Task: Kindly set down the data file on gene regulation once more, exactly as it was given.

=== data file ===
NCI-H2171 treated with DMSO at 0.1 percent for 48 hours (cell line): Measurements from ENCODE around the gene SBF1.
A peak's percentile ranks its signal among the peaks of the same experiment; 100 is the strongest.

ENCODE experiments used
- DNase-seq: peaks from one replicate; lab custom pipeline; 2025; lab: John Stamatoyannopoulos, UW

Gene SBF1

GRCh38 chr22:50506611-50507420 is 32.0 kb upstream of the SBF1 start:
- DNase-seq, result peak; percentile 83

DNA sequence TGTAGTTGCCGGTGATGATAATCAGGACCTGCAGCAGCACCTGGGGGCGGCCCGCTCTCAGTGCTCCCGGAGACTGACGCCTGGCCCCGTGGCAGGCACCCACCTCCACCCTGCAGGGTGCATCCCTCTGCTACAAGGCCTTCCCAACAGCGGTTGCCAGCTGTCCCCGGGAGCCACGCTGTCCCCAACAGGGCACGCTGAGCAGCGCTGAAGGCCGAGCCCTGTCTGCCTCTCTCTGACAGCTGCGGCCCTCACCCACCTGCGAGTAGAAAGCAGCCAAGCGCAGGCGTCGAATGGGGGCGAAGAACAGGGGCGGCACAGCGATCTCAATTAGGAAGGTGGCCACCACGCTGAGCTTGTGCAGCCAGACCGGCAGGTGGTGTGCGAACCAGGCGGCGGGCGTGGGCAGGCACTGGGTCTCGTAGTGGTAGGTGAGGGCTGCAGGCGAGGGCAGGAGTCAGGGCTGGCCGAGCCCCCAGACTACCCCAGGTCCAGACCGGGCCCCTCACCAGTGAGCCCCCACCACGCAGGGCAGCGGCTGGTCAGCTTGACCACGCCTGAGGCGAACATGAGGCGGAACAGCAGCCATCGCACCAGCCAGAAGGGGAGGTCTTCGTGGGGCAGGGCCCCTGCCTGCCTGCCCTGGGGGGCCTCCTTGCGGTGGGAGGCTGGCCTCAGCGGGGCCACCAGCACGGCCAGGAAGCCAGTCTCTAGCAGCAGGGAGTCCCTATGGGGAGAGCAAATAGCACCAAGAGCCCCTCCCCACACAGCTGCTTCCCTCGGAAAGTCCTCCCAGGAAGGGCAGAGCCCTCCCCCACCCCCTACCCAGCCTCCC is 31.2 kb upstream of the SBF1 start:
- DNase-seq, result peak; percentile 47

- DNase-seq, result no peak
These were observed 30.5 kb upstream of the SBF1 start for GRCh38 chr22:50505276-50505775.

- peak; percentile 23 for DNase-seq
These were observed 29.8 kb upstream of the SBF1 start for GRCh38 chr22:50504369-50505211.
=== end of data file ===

NCI-H2171 treated with DMSO at 0.1 percent for 48 hours (cell line): Measurements from ENCODE around the gene SBF1.
A peak's percentile ranks its signal among the peaks of the same experiment; 100 is the strongest.

ENCODE experiments used
- DNase-seq: peaks from one replicate; lab custom pipeline; 2025; lab: John Stamatoyannopoulos, UW

Gene SBF1

GRCh38 chr22:50506611-50507420 is 32.0 kb upstream of the SBF1 start:
- DNase-seq, result peak; percentile 83

DNA sequence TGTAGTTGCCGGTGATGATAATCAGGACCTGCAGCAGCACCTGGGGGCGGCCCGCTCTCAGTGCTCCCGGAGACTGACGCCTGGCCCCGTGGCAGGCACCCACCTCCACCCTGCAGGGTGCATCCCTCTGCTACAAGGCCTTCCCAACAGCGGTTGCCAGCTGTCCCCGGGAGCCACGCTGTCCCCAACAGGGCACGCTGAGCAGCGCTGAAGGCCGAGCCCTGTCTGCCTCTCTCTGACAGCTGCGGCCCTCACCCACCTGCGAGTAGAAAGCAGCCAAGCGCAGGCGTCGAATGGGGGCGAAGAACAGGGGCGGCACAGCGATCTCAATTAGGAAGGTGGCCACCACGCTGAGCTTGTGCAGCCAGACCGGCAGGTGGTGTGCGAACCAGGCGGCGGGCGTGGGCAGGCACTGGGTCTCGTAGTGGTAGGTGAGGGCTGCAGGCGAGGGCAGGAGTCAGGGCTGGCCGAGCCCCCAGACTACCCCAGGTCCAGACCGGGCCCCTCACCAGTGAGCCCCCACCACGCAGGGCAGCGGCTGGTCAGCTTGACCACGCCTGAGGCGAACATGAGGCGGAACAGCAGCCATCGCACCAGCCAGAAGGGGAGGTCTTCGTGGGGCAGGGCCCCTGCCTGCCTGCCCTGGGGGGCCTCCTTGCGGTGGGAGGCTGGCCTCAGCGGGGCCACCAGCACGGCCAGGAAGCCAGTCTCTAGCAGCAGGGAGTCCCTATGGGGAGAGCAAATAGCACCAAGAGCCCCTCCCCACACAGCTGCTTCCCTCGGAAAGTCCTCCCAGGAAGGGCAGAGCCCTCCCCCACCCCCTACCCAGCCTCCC is 31.2 kb upstream of the SBF1 start:
- DNase-seq, result peak; percentile 47

- DNase-seq, result no peak
These were observed 30.5 kb upstream of the SBF1 start for GRCh38 chr22:50505276-50505775.

- peak; percentile 23 for DNase-seq
These were observed 29.8 kb upstream of the SBF1 start for GRCh38 chr22:50504369-50505211.